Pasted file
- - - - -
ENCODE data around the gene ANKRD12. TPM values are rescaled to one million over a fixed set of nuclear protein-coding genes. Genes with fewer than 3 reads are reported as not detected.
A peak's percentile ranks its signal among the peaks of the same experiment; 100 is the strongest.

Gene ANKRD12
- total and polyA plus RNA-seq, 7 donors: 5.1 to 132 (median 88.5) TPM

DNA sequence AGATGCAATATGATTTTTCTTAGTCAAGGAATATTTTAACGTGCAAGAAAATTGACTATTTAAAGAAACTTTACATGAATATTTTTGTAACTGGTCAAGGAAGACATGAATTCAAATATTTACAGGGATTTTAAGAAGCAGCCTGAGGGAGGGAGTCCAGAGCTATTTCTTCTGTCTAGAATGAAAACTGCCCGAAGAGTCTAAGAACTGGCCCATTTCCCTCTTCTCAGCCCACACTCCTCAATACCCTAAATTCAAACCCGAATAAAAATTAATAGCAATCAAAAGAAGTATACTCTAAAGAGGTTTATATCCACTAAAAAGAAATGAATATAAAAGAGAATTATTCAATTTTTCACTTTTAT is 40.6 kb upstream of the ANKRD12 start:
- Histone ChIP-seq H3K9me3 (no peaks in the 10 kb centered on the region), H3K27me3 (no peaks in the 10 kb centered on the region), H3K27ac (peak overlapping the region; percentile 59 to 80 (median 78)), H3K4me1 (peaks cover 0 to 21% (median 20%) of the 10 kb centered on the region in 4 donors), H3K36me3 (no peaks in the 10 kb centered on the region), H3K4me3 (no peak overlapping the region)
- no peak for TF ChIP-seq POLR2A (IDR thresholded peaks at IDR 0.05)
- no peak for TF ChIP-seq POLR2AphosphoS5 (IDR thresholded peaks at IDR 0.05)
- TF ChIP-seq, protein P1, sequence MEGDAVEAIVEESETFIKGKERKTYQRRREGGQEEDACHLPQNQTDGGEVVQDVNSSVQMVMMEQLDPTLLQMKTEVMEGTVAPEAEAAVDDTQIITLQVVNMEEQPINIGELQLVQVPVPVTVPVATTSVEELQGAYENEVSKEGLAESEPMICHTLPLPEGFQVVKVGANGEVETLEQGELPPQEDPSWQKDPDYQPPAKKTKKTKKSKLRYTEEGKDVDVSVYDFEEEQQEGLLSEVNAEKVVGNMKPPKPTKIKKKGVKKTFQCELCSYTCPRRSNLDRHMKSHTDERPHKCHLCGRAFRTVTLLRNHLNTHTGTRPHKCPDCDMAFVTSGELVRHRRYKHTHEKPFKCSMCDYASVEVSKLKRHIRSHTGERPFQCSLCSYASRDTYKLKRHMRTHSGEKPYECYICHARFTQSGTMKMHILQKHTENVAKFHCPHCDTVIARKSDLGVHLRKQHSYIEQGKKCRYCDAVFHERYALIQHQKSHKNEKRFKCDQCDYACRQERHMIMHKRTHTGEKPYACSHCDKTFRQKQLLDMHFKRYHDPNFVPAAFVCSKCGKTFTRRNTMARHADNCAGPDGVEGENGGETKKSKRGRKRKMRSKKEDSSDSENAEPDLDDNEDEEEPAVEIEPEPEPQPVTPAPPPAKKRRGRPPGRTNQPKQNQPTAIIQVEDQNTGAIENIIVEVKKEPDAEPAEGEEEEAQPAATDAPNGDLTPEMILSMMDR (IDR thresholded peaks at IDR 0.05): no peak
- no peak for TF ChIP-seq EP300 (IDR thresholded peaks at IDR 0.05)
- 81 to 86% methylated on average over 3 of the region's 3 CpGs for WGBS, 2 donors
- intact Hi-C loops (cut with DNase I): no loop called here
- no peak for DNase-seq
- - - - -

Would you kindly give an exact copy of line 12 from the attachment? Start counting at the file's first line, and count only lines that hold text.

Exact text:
- intact Hi-C loops (cut with DNase I): no loop called here